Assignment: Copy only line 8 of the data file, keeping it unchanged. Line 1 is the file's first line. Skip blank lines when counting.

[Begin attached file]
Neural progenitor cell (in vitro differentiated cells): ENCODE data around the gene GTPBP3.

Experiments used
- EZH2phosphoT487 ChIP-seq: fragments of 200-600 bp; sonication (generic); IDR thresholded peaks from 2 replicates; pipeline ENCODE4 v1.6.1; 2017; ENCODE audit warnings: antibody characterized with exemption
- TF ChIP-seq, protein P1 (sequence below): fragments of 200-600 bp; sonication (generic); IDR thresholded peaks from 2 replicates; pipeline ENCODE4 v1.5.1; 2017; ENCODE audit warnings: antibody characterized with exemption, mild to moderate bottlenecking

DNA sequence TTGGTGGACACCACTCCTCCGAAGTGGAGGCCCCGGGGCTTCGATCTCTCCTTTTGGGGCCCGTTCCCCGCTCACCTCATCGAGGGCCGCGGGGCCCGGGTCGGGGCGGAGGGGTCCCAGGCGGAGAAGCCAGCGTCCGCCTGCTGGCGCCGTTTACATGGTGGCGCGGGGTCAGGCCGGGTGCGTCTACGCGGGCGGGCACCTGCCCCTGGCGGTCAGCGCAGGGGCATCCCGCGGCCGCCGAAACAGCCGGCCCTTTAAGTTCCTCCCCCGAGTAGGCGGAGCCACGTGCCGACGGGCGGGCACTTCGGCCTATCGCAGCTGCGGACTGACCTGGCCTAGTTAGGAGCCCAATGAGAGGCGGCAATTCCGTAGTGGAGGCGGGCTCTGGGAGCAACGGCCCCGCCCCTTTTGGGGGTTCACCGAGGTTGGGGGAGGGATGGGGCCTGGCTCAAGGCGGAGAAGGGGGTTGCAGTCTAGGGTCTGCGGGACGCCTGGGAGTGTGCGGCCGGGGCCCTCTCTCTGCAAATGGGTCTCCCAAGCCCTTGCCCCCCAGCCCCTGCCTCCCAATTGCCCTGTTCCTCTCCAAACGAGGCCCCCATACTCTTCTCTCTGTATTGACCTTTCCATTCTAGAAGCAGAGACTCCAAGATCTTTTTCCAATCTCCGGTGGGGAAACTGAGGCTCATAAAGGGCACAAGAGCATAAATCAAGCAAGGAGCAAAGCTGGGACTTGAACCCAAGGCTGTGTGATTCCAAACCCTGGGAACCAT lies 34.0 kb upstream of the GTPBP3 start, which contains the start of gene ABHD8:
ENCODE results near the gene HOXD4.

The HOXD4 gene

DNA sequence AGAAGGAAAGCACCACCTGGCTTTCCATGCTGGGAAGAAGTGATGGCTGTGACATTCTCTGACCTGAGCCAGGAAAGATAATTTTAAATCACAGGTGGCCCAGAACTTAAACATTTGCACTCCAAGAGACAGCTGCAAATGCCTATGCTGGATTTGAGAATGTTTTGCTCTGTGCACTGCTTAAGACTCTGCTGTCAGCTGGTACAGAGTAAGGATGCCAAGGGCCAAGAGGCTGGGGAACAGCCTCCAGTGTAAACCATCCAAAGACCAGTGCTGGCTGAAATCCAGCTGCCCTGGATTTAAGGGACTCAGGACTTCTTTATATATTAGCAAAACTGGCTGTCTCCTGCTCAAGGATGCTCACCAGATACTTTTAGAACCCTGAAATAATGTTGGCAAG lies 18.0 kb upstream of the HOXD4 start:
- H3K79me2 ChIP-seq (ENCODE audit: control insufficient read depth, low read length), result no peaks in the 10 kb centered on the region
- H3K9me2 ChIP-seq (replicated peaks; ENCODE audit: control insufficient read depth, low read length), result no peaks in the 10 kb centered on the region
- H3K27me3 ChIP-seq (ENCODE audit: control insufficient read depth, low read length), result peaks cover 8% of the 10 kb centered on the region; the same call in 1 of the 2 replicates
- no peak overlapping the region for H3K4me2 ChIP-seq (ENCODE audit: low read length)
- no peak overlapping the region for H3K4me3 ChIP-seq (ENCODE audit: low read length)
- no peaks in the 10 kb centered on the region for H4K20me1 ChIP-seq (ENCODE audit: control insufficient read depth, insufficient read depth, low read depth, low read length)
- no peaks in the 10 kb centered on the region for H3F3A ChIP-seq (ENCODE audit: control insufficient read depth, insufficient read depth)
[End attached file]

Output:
DNA sequence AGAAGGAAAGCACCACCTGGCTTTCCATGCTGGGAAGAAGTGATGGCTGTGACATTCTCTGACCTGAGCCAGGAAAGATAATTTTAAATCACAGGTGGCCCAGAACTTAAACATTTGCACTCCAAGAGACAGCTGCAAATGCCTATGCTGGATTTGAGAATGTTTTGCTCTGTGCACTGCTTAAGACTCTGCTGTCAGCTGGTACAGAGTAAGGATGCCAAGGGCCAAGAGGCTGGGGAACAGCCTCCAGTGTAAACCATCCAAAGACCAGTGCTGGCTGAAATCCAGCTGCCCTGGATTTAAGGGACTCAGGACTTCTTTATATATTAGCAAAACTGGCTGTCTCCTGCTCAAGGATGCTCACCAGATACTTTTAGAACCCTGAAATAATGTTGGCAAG lies 18.0 kb upstream of the HOXD4 start: